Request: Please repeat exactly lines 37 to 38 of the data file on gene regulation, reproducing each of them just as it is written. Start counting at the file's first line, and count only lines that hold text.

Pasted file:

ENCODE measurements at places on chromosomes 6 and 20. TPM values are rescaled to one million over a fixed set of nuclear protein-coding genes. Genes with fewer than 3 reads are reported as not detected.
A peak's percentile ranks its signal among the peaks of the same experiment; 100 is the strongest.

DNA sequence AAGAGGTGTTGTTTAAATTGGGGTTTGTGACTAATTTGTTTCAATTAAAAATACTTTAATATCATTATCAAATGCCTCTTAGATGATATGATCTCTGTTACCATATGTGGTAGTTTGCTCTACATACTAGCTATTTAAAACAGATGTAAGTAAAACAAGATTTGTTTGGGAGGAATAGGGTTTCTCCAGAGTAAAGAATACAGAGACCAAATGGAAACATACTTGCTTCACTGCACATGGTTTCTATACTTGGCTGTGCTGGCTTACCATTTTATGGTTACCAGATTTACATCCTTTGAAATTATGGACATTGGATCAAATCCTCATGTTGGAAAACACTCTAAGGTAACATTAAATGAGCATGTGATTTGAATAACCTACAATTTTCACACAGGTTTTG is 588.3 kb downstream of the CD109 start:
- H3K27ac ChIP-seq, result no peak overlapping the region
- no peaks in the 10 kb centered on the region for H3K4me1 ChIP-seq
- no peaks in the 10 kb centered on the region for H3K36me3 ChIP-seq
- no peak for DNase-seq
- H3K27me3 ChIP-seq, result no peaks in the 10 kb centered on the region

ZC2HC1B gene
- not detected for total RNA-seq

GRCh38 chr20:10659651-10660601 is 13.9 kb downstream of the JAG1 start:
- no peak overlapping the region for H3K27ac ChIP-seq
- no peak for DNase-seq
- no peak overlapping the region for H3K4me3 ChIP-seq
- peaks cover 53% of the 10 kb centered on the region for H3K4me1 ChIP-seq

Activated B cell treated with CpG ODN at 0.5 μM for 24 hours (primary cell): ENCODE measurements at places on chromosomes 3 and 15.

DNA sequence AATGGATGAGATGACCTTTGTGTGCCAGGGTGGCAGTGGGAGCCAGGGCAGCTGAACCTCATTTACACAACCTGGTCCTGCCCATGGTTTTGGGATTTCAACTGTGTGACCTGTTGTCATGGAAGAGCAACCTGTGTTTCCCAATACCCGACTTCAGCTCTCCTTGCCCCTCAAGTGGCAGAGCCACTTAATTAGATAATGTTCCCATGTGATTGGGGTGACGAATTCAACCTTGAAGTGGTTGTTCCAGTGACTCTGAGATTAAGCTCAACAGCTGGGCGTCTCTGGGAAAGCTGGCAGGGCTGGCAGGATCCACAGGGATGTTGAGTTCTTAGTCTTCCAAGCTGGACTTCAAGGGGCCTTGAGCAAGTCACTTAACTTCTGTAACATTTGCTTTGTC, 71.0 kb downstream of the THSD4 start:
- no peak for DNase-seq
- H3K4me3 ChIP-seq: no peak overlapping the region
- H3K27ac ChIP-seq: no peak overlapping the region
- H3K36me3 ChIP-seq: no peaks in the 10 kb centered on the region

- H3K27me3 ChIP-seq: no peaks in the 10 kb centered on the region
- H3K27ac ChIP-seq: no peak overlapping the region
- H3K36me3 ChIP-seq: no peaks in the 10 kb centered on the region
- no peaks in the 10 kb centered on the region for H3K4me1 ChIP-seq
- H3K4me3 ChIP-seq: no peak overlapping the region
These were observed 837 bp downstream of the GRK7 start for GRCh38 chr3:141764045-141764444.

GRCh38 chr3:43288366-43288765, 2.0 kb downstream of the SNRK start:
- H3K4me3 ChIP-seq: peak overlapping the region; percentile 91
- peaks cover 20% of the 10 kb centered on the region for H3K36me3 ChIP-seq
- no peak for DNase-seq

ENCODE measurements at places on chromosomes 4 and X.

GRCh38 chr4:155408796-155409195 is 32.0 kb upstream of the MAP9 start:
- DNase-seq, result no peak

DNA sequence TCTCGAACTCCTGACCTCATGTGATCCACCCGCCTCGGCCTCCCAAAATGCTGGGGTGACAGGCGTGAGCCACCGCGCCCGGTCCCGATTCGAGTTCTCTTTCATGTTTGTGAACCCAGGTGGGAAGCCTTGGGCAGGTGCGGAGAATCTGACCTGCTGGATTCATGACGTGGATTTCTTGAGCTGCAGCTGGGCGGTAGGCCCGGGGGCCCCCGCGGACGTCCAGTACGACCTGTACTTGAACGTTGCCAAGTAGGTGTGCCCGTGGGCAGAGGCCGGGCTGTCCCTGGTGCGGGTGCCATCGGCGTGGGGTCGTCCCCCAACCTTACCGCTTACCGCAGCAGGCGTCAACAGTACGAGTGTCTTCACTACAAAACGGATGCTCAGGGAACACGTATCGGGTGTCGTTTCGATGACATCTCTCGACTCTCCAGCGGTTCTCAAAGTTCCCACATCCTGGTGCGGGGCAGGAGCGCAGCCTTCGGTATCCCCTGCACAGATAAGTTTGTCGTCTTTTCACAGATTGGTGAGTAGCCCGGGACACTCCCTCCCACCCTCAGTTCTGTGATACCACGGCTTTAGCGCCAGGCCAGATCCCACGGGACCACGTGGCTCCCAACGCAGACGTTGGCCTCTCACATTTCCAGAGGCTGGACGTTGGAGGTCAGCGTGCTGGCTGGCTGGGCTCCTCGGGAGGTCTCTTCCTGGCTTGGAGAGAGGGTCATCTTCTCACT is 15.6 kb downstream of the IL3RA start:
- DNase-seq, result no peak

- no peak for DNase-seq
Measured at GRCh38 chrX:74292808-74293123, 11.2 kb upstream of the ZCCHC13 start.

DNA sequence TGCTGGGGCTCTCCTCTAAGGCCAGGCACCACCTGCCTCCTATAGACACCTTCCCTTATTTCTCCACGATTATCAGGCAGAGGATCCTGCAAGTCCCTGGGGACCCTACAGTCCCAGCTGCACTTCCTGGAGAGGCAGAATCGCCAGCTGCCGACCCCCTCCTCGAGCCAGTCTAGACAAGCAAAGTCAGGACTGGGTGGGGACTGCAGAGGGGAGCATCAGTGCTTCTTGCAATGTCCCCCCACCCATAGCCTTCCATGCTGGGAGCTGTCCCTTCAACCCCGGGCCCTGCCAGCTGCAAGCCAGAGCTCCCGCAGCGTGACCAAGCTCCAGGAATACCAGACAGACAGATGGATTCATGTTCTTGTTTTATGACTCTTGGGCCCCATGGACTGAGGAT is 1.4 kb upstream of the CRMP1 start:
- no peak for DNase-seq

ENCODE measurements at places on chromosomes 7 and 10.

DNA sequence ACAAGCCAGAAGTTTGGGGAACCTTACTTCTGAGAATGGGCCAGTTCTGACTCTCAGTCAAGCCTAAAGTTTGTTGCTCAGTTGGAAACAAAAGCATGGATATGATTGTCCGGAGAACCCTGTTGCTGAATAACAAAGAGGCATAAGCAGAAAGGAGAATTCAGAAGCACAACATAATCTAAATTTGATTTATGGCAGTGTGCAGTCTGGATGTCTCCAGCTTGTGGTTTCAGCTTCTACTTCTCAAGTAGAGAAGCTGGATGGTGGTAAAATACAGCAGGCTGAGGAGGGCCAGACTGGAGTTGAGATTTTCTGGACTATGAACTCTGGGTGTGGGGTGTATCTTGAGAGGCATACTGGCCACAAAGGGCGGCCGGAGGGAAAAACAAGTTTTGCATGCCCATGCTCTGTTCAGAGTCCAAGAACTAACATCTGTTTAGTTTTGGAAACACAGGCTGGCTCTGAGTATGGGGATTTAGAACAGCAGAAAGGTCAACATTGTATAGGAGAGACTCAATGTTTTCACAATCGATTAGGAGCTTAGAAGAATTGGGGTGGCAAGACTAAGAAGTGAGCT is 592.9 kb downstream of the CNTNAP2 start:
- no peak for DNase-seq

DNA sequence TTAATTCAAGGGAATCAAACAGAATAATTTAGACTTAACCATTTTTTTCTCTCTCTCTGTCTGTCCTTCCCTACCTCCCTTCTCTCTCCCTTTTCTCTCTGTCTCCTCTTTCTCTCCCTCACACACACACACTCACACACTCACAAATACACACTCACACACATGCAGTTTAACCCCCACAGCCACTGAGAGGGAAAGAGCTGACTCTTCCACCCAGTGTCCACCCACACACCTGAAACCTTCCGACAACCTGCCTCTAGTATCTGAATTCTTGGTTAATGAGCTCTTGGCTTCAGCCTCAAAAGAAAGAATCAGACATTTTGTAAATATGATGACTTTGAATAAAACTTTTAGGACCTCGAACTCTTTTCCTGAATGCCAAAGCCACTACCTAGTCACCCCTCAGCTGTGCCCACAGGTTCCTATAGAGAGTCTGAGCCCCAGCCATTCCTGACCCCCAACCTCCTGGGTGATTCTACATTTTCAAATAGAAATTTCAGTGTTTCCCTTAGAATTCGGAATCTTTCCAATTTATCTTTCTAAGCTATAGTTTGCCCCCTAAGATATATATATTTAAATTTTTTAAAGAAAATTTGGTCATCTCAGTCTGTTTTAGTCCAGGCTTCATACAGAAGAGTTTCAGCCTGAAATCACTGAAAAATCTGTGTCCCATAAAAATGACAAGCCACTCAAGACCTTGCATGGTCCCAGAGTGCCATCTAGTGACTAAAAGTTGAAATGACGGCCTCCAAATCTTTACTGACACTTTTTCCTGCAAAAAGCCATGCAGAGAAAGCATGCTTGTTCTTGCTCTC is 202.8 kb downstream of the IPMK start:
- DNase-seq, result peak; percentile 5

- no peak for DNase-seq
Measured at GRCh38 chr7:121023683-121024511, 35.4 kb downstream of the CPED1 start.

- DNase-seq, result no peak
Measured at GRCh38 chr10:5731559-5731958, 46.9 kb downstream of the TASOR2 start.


- no peak for DNase-seq
Measured at GRCh38 chrX:74292808-74293123, 11.2 kb upstream of the ZCCHC13 start.